Remember the Bearingstein Bears story book called The Spooky Old Tree? Do they dare go to the spooky old tree, YES THEY DARE! This is how I approached the neighborhood "haunted house" down the road from where I am living- with careful curiosity... equipped with only a camera and some superstitious wackadoo ideas about how to protect myself from a ghost gone wild. I didn't have a ghostbusters style ectoplasm container or a giant all in one suit for protection, but I figured my good positive energy & a little voodoo talk would do the trick. I approached this window first because it was obviously busted open by someone worse curious (and more destructive) then me. You can see my reflection in the window, that's not a transparent inhabitant of the house. Most of the house curtains are tattered badly, except in all the best places to look in - maybe the ghost is shredding the ones in the top windows, cause why do old scary houses always have curtains that look like Freddy Kruger & Edward Scissorhands had a party in there!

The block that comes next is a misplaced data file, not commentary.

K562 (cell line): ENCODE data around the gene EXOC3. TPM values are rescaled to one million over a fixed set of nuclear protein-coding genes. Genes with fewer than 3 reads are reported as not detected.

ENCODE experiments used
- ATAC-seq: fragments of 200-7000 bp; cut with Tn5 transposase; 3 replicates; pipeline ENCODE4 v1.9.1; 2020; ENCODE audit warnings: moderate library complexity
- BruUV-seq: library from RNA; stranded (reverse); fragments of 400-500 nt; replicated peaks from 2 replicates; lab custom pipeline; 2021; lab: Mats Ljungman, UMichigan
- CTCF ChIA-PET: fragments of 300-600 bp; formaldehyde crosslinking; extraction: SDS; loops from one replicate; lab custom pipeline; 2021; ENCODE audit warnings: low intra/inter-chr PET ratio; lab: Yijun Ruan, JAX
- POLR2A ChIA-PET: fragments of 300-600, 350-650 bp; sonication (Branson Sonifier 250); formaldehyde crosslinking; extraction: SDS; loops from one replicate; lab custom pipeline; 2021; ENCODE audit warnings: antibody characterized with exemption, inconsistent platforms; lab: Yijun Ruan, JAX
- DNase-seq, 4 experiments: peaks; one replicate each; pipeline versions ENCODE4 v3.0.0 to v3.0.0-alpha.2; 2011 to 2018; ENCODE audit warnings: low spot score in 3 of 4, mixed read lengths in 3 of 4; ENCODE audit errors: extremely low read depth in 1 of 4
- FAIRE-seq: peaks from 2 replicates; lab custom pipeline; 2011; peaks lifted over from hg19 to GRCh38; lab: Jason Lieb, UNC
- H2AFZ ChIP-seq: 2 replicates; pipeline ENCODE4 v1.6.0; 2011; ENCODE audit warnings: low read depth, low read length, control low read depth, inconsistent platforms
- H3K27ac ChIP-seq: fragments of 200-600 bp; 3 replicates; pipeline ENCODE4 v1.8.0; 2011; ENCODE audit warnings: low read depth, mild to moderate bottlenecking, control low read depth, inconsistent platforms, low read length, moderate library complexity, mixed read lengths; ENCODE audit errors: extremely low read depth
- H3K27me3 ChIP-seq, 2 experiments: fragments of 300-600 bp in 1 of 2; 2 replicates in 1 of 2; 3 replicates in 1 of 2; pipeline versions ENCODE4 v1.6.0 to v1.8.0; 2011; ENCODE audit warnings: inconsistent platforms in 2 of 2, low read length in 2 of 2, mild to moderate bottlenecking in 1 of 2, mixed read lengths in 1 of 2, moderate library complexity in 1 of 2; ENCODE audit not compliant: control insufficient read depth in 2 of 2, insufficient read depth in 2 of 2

Inside the window wasn't much to see, but more to smell - and it was not freakin' good. It smelled of molded, astringent, roach spray, yuck-o-ness... kinda like an old wet farm shed full of scary chems from the 70's.The house (I am told) was home to a well off slave owner back in the days before equal rights & compassion to all races - the house is very much in the plantation style having a very large porch made of slats of wood on the floor and ceiling, wide columns, and an equally large balcony. It also looked as though it was boasting three large chimneys.